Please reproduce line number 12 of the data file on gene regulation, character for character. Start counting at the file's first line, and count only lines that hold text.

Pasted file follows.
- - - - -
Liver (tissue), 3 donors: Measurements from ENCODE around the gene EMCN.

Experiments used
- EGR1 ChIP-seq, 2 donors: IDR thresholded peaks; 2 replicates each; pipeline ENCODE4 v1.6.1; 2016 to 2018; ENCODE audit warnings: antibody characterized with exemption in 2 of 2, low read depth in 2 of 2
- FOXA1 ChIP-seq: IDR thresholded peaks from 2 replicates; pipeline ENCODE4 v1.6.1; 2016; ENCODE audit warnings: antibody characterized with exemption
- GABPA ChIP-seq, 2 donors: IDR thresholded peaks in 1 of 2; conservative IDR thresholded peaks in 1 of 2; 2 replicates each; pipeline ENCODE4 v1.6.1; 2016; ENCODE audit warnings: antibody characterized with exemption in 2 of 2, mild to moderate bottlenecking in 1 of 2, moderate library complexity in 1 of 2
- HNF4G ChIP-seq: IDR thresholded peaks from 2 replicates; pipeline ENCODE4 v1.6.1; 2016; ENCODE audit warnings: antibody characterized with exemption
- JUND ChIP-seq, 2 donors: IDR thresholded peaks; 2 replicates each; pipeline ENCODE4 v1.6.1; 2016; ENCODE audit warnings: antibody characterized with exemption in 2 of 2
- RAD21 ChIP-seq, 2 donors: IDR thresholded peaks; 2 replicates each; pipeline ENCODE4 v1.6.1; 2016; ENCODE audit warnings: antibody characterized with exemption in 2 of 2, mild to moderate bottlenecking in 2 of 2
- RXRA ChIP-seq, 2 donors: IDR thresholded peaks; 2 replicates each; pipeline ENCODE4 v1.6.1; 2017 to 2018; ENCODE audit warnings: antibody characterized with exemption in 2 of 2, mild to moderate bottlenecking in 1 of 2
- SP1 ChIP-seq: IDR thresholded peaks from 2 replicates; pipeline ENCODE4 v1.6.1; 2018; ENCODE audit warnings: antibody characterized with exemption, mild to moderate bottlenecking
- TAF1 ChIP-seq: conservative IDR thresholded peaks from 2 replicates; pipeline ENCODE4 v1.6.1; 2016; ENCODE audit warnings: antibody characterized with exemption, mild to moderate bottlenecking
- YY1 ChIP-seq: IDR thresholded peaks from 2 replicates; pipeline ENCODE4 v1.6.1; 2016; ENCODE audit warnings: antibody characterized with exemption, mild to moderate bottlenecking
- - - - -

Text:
- YY1 ChIP-seq: IDR thresholded peaks from 2 replicates; pipeline ENCODE4 v1.6.1; 2016; ENCODE audit warnings: antibody characterized with exemption, mild to moderate bottlenecking